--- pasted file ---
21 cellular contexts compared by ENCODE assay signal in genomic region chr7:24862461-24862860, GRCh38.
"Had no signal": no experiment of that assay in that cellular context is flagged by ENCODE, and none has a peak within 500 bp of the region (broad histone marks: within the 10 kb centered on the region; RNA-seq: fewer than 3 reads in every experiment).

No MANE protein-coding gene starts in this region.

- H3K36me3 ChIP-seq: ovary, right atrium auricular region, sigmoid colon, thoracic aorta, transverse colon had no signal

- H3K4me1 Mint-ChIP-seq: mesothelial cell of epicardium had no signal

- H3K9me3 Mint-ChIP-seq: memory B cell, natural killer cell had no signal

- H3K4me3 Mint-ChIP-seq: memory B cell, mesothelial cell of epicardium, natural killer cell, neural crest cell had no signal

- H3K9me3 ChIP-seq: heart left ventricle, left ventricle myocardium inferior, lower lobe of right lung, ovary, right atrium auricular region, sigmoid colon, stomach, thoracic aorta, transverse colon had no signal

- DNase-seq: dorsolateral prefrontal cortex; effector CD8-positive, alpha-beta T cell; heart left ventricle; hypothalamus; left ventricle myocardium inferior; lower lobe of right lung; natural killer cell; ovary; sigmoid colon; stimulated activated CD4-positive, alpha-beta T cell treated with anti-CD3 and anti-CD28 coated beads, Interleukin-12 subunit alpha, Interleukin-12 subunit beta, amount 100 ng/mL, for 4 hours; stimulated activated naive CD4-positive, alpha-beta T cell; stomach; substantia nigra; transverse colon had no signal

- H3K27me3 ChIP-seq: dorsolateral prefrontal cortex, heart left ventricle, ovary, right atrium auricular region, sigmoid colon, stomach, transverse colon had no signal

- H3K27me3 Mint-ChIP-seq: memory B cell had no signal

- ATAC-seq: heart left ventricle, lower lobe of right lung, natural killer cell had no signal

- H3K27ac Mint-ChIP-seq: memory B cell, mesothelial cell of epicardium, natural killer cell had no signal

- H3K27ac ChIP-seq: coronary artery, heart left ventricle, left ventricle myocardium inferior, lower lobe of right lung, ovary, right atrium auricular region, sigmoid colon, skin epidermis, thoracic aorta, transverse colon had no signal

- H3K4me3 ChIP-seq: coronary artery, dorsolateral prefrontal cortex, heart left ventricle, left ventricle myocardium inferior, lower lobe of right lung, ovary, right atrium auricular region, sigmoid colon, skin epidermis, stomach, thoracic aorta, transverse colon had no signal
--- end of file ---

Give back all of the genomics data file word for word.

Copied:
21 cellular contexts compared by ENCODE assay signal in genomic region chr7:24862461-24862860, GRCh38.
"Had no signal": no experiment of that assay in that cellular context is flagged by ENCODE, and none has a peak within 500 bp of the region (broad histone marks: within the 10 kb centered on the region; RNA-seq: fewer than 3 reads in every experiment).

No MANE protein-coding gene starts in this region.

- H3K36me3 ChIP-seq: ovary, right atrium auricular region, sigmoid colon, thoracic aorta, transverse colon had no signal

- H3K4me1 Mint-ChIP-seq: mesothelial cell of epicardium had no signal

- H3K9me3 Mint-ChIP-seq: memory B cell, natural killer cell had no signal

- H3K4me3 Mint-ChIP-seq: memory B cell, mesothelial cell of epicardium, natural killer cell, neural crest cell had no signal

- H3K9me3 ChIP-seq: heart left ventricle, left ventricle myocardium inferior, lower lobe of right lung, ovary, right atrium auricular region, sigmoid colon, stomach, thoracic aorta, transverse colon had no signal

- DNase-seq: dorsolateral prefrontal cortex; effector CD8-positive, alpha-beta T cell; heart left ventricle; hypothalamus; left ventricle myocardium inferior; lower lobe of right lung; natural killer cell; ovary; sigmoid colon; stimulated activated CD4-positive, alpha-beta T cell treated with anti-CD3 and anti-CD28 coated beads, Interleukin-12 subunit alpha, Interleukin-12 subunit beta, amount 100 ng/mL, for 4 hours; stimulated activated naive CD4-positive, alpha-beta T cell; stomach; substantia nigra; transverse colon had no signal

- H3K27me3 ChIP-seq: dorsolateral prefrontal cortex, heart left ventricle, ovary, right atrium auricular region, sigmoid colon, stomach, transverse colon had no signal

- H3K27me3 Mint-ChIP-seq: memory B cell had no signal

- ATAC-seq: heart left ventricle, lower lobe of right lung, natural killer cell had no signal

- H3K27ac Mint-ChIP-seq: memory B cell, mesothelial cell of epicardium, natural killer cell had no signal

- H3K27ac ChIP-seq: coronary artery, heart left ventricle, left ventricle myocardium inferior, lower lobe of right lung, ovary, right atrium auricular region, sigmoid colon, skin epidermis, thoracic aorta, transverse colon had no signal

- H3K4me3 ChIP-seq: coronary artery, dorsolateral prefrontal cortex, heart left ventricle, left ventricle myocardium inferior, lower lobe of right lung, ovary, right atrium auricular region, sigmoid colon, skin epidermis, stomach, thoracic aorta, transverse colon had no signal